Social psychology is rapidly transforming in the world. If a couple of months ago, psychology “forced” people to divide into certain social groups - by interests, including professional, by level of education, income, by political preference, now the transformation leads to a completely different one. People are wary of each other, literally perceiving each as a source of potential danger.
Under such conditions, the stable parameters of military psychology are also violated. Such concepts as “adversary”, “military confrontation”, “military alliance”, and “ally” are substantially eroded. Even within those groups, which, by definition, should have been a model of unity, psychological deformation is manifested. The reason is understandable - the reaction to a completely new threat - one that was previously unknown. Moreover, not much is known about it even now, despite the fact that literally hourly different experts and those who call themselves such speak about the coronavirus threat.
Between individuals, completely new boundaries, barriers. They are invisible, are purely psychological in nature. But they are based on the natural instinct - the instinct of self-preservation, which can often completely suppress even the voice of reason.
A new kind of stigmatization is emerging. If a person finds out that the other person has that same coronavirus, then this leads not only to rejection, but also to the urge to transfer it to almost another social category. Similar stigmatization is becoming increasingly apparent in relation to those people who are not inclined to dramatize the situation.
Returning to the military theme, it should be noted that under such conditions the very understanding of the military collective is also pretty blurred.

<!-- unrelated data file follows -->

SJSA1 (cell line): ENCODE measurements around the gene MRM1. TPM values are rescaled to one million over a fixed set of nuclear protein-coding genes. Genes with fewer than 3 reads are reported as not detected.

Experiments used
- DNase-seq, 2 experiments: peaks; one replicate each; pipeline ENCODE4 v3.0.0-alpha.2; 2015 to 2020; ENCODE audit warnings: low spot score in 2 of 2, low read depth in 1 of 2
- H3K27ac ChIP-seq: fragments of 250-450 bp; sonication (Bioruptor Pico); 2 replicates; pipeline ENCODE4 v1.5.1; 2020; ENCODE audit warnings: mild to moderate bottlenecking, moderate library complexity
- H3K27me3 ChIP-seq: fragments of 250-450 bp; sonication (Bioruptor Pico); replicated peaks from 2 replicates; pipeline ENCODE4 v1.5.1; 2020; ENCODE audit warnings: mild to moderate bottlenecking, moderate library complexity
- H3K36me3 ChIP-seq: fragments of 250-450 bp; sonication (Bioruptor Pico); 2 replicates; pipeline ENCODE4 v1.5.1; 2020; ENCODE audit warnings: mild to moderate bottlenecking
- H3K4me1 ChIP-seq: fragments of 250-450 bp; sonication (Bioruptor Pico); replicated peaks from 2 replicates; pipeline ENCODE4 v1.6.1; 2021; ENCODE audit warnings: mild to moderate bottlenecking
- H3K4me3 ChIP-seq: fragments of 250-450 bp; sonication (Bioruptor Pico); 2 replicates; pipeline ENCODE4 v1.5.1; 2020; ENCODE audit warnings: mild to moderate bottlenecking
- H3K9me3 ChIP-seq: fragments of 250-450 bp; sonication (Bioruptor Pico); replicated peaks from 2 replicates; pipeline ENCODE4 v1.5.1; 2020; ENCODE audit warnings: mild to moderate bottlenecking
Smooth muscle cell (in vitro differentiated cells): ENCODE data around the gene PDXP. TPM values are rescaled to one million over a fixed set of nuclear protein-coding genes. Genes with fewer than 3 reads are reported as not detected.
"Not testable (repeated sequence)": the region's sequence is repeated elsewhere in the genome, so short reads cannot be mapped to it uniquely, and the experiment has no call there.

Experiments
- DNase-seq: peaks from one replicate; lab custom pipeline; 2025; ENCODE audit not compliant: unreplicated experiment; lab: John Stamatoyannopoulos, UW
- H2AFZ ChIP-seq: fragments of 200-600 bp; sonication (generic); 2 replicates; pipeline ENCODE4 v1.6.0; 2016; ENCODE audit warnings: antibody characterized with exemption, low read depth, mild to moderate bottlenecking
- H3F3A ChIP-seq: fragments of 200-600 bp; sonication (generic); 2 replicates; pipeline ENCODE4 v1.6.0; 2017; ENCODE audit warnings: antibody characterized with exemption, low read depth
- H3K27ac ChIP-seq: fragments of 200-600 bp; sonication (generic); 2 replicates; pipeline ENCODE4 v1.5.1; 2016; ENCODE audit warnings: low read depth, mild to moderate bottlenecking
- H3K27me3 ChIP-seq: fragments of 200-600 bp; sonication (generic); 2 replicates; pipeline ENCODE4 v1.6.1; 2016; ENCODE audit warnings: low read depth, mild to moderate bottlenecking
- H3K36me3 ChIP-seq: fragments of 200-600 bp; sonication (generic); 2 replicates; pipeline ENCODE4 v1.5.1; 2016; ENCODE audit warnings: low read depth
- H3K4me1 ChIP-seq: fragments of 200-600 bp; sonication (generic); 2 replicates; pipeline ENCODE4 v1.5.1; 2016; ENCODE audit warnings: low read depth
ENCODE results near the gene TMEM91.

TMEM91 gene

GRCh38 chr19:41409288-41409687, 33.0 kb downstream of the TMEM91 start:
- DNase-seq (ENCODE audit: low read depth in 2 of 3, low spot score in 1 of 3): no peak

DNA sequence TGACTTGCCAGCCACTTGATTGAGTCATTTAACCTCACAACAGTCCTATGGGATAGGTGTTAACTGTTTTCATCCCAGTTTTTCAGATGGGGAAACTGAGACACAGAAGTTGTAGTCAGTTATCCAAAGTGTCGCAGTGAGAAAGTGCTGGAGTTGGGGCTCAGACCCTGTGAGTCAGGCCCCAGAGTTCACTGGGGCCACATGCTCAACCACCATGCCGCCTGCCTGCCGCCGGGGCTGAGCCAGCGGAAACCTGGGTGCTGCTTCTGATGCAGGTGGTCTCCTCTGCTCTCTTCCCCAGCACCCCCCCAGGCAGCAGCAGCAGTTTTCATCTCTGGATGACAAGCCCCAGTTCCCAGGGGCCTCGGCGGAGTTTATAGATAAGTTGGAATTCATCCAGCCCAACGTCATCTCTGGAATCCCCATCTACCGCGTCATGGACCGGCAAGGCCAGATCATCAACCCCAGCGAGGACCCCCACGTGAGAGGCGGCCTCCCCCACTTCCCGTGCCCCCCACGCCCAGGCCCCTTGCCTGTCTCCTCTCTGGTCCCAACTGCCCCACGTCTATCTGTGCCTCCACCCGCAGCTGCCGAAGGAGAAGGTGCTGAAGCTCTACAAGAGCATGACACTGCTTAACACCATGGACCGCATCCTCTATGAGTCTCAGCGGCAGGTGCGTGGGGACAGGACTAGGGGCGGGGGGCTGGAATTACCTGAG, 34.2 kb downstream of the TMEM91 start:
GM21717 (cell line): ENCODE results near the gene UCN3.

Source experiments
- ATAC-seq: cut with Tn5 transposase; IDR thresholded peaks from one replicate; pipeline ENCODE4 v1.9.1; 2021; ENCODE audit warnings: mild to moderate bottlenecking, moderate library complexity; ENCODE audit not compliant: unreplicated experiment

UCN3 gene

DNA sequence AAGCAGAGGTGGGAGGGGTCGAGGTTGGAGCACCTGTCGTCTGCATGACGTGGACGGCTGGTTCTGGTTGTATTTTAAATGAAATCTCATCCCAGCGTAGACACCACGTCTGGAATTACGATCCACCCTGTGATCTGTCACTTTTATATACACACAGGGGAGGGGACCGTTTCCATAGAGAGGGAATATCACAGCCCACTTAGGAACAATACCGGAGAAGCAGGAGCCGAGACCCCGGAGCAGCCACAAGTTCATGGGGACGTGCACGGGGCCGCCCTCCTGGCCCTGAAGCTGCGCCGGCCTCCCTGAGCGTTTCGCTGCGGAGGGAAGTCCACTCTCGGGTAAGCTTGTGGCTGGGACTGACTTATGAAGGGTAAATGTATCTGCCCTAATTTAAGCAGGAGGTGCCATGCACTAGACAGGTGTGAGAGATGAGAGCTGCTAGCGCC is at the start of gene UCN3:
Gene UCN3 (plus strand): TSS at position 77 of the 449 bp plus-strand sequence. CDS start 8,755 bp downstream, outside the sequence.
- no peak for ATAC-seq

One vivid example is the situation with the American aircraft carrier Theodore Roosevelt, whose commander decided to tell the press through what was happening on board. It turned out that he expressed distrust of the possible actions of his immediate superiors in the case of a “statutory” appeal and report. This distrust led to distrust of the authorities to the commander himself, and then to the adoption of decisions that now cause discontent among the crew of the aircraft carrier. On this the chain does not break: a single military team tests the strength of the attitude of its members towards each other, who blame either the commanders, the military medics, or the intelligence representatives for what can be expressed with the words “they didn’t save”.
The psychological portrait of such a military team is filled with dark colors. And the restoration of relations, which are becoming more strained and increasingly less trusting, can take much longer than can be assumed. This is the same as the initial underestimation of the so-called Vietnam syndrome in the United States. However, the psychological problems that the American army faced in the 70s suggest that underestimation was in vain. It is possible that today there is a certain underestimation of the syndrome associated with the manifestations of the coronavirus pandemic: a reaction to the fact that anyone can become a carrier of infection, problems of assessing isolation and loneliness, panic from what the media broadcast about the situation in the world and much more , including isolation ("geographic", and, possibly, psychological) from your near and dear ones. And it is quite possible that from the point of view of psychology, the situation may turn out to be more serious than the Vietnam syndrome itself.